Friday was her “day in court,” so to speak, when she was invited to city hall to present her concerns about living next door to a derelict house at 46 Kains St. — whose owner continues to pay property taxes but resides in Holland.
In attendance were CAO Wendell Graves, chief building inspector Chris Peck, bylaw enforcement officer Rob McDonald and St. Thomas Fire Chief Rob Broadbent.
All sympathized with Wimbush but were in agreement there is no quick fix.
To the chagrin of Wimbush who, due to increasing difficulty navigating stairs in her large home, is anxious to sell and move to a single-storey residence.
The fire department is the most recent player in this drawn-out, four-year battle between Wimbush, the city and the absentee owner.
Broadbent confirmed an order regarding his department’s concerns was written up on July 6 and the owner has 30 days to respond.
If the owner fails to comply, Broadbent has the ability to apply to a judge for permission to board up the structure but that would be the extent of action allowed since it has been determined it is not a fire hazard.
Meantime, Peck advised the city has issued a property standards order following an external inspection of the house.
In spite of protestations from Wimbush, Peck insisted the house remains repairable.
“If the roof is caving in, the roof can be removed and rebuilt,” he advised. “The bricks can be re-pointed. We’re frustrated too, but if anybody wants to spend the money on it, it is repairable.
“It’s not like we can go in and order demolition of the place. It’s their money and it’s their property and if they want to put the money into it then it’s repairable.”
Not exactly what Wimbush wanted to hear.
“Why doesn’t the city go ahead and let the owner know if he doesn’t repair it by a certain time the city will go ahead and bulldoze it. “The cost can be applied to his taxes. He’s living in Holland and he’s not going to come over here and do anything to that house. It’s quite obvious.”
You knew it was only a matter of time before Wimbush introduced a sensitive four-letter word into the conversation: Alma.
The former college for girls was also in the throes of demolition by neglect only to finally succumb to arsonists.
“Alma College caught on fire,” Wimbush reminded, “and I’m not saying that is going to happen. But what if it does? Who is going to be responsible for that.
“No to mention the rodents and vermin. That’s a health and safety issue being right next door to Arthur Voaden (Secondary School).”
It’s a complicated minefield and it could be repeated in any number of neighbourhoods in St. Thomas, but as Graves reminded, “it’s just not automatic for us to send a bulldozer in.”
At this point, noted the CAO, the best game plan is to keep the momentum going with the two existing building orders now in play.
Although Broadbent likely summed it up best.
“Everybody in this room would love to see this go away.”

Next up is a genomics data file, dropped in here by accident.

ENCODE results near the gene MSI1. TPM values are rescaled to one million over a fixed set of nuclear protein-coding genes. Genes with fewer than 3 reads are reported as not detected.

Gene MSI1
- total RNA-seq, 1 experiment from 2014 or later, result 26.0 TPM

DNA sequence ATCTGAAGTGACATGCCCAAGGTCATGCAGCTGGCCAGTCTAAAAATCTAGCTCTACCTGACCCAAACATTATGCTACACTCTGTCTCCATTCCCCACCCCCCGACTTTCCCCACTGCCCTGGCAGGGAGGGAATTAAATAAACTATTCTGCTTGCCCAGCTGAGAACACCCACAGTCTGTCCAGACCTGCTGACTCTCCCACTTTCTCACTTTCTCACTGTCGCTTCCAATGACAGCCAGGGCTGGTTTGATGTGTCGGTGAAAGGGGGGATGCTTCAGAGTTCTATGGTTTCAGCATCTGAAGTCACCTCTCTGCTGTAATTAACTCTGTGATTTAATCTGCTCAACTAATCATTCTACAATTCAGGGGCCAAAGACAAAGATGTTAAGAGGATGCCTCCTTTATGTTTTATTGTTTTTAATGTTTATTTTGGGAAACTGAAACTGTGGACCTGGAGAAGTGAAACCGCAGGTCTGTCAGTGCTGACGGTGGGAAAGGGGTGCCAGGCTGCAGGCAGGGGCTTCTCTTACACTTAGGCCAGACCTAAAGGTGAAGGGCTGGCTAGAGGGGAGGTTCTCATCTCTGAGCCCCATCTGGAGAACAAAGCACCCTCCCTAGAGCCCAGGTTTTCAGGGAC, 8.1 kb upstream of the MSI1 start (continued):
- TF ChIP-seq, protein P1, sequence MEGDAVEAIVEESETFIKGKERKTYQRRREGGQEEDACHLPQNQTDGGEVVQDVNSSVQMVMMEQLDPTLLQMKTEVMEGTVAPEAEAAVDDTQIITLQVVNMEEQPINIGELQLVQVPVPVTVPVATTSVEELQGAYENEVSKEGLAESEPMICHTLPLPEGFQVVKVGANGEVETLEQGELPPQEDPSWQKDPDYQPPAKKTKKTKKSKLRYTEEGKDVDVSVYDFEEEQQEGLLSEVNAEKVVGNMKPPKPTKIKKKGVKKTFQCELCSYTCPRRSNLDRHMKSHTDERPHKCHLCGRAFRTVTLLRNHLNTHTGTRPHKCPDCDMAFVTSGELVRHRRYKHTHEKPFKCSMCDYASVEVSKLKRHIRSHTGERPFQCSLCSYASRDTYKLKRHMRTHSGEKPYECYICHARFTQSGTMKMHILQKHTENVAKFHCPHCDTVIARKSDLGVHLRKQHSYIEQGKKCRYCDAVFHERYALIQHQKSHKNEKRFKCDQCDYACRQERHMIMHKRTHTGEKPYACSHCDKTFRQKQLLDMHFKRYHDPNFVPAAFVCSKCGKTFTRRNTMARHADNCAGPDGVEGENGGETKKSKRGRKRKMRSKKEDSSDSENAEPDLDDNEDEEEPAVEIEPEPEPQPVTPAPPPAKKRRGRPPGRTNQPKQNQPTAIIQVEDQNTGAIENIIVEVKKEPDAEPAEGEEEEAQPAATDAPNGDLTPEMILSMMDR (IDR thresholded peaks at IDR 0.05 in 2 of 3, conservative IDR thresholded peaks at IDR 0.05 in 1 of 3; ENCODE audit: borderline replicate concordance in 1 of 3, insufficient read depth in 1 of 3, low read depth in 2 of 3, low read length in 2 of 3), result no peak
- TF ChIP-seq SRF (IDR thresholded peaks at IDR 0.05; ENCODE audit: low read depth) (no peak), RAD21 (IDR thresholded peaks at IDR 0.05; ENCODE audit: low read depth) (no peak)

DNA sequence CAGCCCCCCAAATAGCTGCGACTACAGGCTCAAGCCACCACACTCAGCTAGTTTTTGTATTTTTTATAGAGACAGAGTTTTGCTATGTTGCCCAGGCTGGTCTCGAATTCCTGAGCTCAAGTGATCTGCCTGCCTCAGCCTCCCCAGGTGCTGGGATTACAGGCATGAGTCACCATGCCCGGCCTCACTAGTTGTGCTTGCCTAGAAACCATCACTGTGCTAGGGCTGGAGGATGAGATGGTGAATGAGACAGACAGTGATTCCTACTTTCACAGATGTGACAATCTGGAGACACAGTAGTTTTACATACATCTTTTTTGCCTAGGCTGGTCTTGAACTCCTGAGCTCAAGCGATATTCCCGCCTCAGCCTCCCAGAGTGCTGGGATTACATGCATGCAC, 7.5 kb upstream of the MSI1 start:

In the meantime, Wimbush will spend the weekend circulating a petition in advance of her deputation to city council Monday evening.
An opportunity for Wimbush to finally get the mayor’s attention, face to face.
HAVE YOUR SAY
“Where are the mayor and members of council in this sad state of affairs? They are always claiming they want to revitalize the city’s downtown but then this type of abject stupidity rears it’s head, even when somebody is trying to make the downtown better. “Common sense seems to have ‘left the building’ at city hall. Sad.”
POLICE HQ UPDATE
It has been quiet on the new police station front over the spring but behind the scene, the project is proceeding at a healthy pace.
The tendering process is underway and the hope, according to CAO Wendell Graves, is to begin site preparation and the provision of services this fall.
All of which has prompted a letter appearing in the agenda for Monday’s council meeting from St. Thomas Police Chief Darryl Pinnell.
“As the project enters into the next phase,” writes Pinnell, “it has become apparent that there is a need to hire a project manager who would serve as a liaison between the city, police service and the various contractors, trades and companies involved in the project.”
Pinnell continues, “The ideal person for this position would have a background in policing and an intimate knowledge of the daily operations of the St. Thomas Police Service. The ideal person would also have
the best interests of the service, the city and the taxpayers in mind.”
The chief notes the salary for the project manager could be paid out of the St. Thomas Police Service operating budget over a two-year period.
The hiring of a project manager played a key role in the new home of Elgin St. Thomas Public Health coming in on schedule and under budget by a considerable amount.
QUOTE OF THE WEEK
“If businesses can’t survive at the prices that are being charged here, it comes as no surprise that they look to go elsewhere.”
St. Thomas and District Chamber of Commerce president Bob Hammersley commenting on the release this week of The Empowering Ontario report by the Ontario Chamber of Commerce, which paints a grim picture of the impact rising electricity rates have on businesses in the province.
City Scope appears Saturday in the Times-Journal. Questions and comments may be emailed to email@example.com.